Reflection: Routines and Procedures Critical Responses to Writing - Section 1: SSR


We've been reading at the beginning of class consistently for more than half the year now. I have definitely started slacking on any formal check ins with this and have been thinking a lot lately about how to make sure this time is a valuable use of time and resources.

Here's what I'm thinking. We sort of derailed when we were reading A Tale of Two Cities because so many students used their SSR time to read the class novel. I don't feel bad about this. I think it is important to build in supportive reading time for reading difficult texts. Where I think I failed was that I didn't ramp us back up during this time when we don't have a class novel.

I don't think it is a total fail, though. I guess I have to decide how I'm measuring success with this. I haven't been assessing their fluency, speed or comprehension, but my classroom now has a strong culture of reading. This to me is success, even if it isn't formal.

Students have been reading all year. My informal assessments (through casual conversation about books, etc.) have shown me they are enjoying what they are reading. For example, one student got the non-fiction text, Lone Survivor for Christmas. He has been singing its praises for a month and now many of my boys have copies of the book and are reading it and talking about it. I've also had a couple of girls come up to me and ask for a list of books to look for because they are reading through series too quickly. Because we have similar reading tastes, I've managed to get them hooked on new series or titles that I've really enjoyed this year. (Need some suggestions? My favorites recommendations this month have been Conjured, The Night Circus, The Fault in Our Stars and Cassandra Clare's series The Mortal Instruments Series)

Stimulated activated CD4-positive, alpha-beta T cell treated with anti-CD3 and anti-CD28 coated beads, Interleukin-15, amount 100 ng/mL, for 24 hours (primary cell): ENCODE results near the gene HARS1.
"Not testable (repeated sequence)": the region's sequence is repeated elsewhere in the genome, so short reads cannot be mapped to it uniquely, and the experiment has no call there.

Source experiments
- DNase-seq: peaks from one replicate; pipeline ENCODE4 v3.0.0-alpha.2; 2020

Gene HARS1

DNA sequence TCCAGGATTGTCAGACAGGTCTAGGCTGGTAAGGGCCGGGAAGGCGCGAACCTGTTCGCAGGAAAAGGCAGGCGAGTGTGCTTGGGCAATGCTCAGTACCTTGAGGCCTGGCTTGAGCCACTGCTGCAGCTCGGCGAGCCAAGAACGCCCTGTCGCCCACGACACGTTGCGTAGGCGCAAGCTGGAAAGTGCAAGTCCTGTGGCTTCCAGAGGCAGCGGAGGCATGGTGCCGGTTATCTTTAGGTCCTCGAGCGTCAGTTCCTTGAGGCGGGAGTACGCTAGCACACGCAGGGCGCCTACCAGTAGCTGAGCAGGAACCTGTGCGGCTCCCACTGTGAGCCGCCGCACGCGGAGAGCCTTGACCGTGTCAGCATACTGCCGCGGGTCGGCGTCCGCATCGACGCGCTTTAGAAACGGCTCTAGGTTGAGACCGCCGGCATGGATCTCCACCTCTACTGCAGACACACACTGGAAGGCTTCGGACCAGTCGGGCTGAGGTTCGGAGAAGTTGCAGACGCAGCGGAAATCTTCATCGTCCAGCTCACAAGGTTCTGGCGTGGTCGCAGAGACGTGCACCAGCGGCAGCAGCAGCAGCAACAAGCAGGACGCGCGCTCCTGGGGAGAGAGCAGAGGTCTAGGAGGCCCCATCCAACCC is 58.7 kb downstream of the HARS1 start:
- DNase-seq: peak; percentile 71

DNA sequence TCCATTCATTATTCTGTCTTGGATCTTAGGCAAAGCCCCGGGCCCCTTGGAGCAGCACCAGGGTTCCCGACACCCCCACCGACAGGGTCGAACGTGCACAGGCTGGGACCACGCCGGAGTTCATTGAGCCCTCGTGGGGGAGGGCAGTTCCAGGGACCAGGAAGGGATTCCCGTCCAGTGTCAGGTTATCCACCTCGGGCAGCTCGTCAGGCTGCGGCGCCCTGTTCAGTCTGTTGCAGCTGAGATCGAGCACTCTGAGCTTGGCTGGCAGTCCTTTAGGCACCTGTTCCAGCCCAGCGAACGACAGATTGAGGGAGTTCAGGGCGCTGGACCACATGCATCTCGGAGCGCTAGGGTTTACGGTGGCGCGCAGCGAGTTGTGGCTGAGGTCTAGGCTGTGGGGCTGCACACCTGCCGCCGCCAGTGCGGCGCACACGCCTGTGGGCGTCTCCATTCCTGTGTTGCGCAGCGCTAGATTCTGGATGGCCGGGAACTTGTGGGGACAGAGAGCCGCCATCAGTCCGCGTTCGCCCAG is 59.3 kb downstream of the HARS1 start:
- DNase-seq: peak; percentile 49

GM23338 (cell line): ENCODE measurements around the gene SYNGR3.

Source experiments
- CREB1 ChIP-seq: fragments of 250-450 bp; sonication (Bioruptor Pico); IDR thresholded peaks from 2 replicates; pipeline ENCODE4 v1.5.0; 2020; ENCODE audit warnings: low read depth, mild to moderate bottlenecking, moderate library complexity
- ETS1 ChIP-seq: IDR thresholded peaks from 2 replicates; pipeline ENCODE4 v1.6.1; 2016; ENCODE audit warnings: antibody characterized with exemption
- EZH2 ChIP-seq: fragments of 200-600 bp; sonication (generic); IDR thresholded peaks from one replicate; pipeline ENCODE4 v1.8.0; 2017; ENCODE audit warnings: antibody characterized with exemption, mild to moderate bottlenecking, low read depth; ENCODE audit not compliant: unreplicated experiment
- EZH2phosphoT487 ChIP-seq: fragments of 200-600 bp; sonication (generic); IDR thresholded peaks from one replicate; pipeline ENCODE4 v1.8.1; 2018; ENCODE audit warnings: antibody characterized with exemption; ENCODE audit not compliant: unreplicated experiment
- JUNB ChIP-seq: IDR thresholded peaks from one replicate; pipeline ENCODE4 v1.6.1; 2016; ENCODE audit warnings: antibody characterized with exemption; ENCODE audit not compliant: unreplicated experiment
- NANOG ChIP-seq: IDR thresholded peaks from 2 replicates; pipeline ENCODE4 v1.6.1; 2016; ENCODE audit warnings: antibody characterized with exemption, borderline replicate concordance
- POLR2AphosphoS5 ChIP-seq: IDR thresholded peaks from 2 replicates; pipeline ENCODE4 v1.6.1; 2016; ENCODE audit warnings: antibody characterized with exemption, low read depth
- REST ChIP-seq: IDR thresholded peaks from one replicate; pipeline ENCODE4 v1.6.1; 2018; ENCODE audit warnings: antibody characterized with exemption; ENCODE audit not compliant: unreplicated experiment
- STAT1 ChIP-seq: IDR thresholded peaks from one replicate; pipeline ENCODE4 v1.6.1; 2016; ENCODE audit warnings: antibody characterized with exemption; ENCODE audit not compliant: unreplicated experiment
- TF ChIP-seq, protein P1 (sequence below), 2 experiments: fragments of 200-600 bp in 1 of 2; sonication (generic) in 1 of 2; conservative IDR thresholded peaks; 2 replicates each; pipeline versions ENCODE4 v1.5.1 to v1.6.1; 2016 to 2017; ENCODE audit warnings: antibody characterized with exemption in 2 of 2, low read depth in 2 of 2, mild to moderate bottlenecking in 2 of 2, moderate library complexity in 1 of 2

So, do I need to do a few more formal check ins or something like that to really make me feel better about using ten minutes a day for SSR? Sure. But in an era where there are so many formal check ins and incredibly rigorous standards to address, perhaps it isn't so bad to have a classroom routine that is helping my students to be better readers--something I hope will maintain long after they are my students.

  How to Jazz Up SSR
  Routines and Procedures: How to Jazz Up SSR
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Critical Responses to Writing

Unit 10: Narrative Writing: Creating, Revising and Publishing Narrative
Lesson 5 of 5

Objective: SWBAT reflect on their ability to write narratives using effective technique, well-chosen details and well-structured events by reviewing and commenting on their final drafts.

Big Idea: The standards ask students to think critically about their writing. What better way to help them do this than providing time for authentic reflection.

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